Boyd Bailey, Two Minutes in the Bible through Psalms: A 90-Day Devotional
Love and Truth

For I have always been mindful of your unfailing love and have lived in reliance on your faithfulness.
PSALM 26:3

Walk in faithfulness to the truth, and be led by love. These are twins of wise living. Love is our leader and truth is our motivator. Love is our strategy, truth is our tactic. Love is our goal, truth is our inspiration. Love is our encouragement, truth is our obedience. We need both to become better followers of Jesus. Love and truth work together to bring us into balance.
This is why we look forward to the love of God as a guide for our faith. Faith trusts God to accomplish His own decrees. This is why we don’t have to steal; we know God will provide for His children. This is why we don’t have to seek revenge; God can and will handle oppressors in His own timing and way.
This is why we look ahead to the love of God. We follow the Lord and His love by faith—we trust and walk in His truth.

“Love does not delight in evil but rejoices with the truth” (1 Corinthians 13:6).

We walk grounded in truth. Truth governs our faith and keeps us rooted in reality. Obedience to God’s truth proves our love for Him. Truth takes us back to basics: “Who does Jesus want me to be?” We walk in truth because it preserves us from sinful behavior. Assurance of God’s promises will cause us to believe and behave like Christ. Like a GPS, truth guides us on the best path. Truth obeyed is best not delayed.

Stay away from those who stray from the truth. A companion of fools suffers harm (Proverbs 13:20). The fool who handles truth loosely may even be a pastor, teacher, friend, or business client. He’ll lie even when the truth will do.

These are vain people. Don’t sit with them and be drawn in by their sly charisma.

By contrast, those who walk in the truth may tell you things you don’t want to hear. So listen when they prescribe doses of truth. The medicine may be distasteful, but once applied it will heal your heart. Walk in truth; walk with others who walk in truth. Follow love’s lead as you walk with truth—Jesus is love and truth!

“God is love” (1 John 4:8); “Jesus answered, ‘I am…the truth’” (John 14:6).

How can I walk and delight in the truth? What evil do I need to avoid?

Related Readings
Psalm 40:11; Zechariah 8:19; Ephesians 4:15; Colossians 1:5; 1 Peter 1:22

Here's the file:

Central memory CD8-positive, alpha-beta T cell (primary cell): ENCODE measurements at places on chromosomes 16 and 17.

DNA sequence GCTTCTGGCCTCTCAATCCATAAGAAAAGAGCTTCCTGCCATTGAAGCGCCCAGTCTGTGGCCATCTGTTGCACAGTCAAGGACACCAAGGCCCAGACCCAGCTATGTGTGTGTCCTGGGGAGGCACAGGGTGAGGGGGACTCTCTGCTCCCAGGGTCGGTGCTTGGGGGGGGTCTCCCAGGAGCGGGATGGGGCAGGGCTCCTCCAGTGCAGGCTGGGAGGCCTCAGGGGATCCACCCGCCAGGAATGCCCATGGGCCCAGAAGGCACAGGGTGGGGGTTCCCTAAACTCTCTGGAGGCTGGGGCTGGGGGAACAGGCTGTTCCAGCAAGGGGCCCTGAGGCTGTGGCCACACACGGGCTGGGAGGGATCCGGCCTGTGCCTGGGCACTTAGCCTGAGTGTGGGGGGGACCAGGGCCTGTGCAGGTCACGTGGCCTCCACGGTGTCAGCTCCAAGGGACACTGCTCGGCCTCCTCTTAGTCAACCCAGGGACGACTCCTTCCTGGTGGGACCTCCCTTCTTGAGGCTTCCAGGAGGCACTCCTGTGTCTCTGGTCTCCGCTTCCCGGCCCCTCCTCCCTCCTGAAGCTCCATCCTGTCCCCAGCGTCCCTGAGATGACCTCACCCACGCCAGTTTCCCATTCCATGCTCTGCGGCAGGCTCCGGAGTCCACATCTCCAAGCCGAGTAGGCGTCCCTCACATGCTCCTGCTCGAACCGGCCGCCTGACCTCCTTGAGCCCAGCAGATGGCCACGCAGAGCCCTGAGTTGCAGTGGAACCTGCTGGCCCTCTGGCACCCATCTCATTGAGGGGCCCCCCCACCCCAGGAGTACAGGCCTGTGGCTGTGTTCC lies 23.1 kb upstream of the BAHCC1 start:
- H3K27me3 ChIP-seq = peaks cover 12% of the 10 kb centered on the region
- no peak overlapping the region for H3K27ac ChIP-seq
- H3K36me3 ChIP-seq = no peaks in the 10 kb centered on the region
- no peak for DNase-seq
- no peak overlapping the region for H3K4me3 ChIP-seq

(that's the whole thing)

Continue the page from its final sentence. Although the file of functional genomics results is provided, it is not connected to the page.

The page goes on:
Boyd Bailey, Two Minutes in the Bible through Psalms: A 90-Day Devotional (Eugene, OR: Harvest House Publishers, 2016), 39–40.
Confident in Crisis

Though an army besiege me, my heart will not fear; though war break out against me, even then I will be confident.
PSALM 27:3

A crisis can be seen as either an obstacle or an opportunity. Fear can creep into our feelings and begin to weaken our faith. An encamped enemy can instill as much dread as the actual battle. It’s during interim times that we may fear the most. A crisis has a beginning and an end, but the consequences can continue. In crisis mode we learn to reject our instinct toward panic and desperation. Instead we trump feelings with faith. God has brought us safe thus far—He is faithful.

Fear erodes our confidence in Christ and replaces it with anger and defensiveness. We capitulate to our feelings from a desire to be in control. We think we have to take charge and operate from our own strength and ingenuity. However, “If God is for us, who can be against us?” (Romans 8:31). In the day of trouble He’ll keep us safe in His presence. In crisis, we’ll have joyful confidence in Christ.

“In the day of trouble he will keep me safe in his dwelling; he will hide me in the shelter of his sacred tent and set me high upon a rock” (Psalm 27:5).

Confidence in crisis means we’re collaborative, not combative. Confidence takes the high road of respect. There’s no need to blame others or to beat them down with verbal attacks. Persuasive people are prone to pride. They’re forceful with their feelings. Christ-confident people are patient. They seek the opinion of others. There’s an invitation for intellectual engagement.

Our past experience may not be what’s best for future direction. A confident and courageous leader can give up control and trust the Lord and others with the process.

Those who collaborate with Christ are positioned to be more than conquerors through Christ. Where there’s no confidence in Christ, there’s no continuance with Christ. Overcome your fears by faith in Jesus. He’s just what you need. Hold your family, job, and opinions with an open hand. Trust Him and others in the process of crisis management. We can be confident in Christ in crisis. No fear by faith!

“He who began a good work in you will carry it on to completion until the day of Christ Jesus” (Philippians 1:6).

How can I grow my confidence in Christ as I face a crisis of faith? What does it mean to have joy in Jesus?

Related Readings
Job 6:20-21; Psalm 27:13-14; Luke 18:9; 2 Corinthians 5:6-9; 1 John 2:28

Boyd Bailey, Two Minutes in the Bible through Psalms: A 90-Day Devotional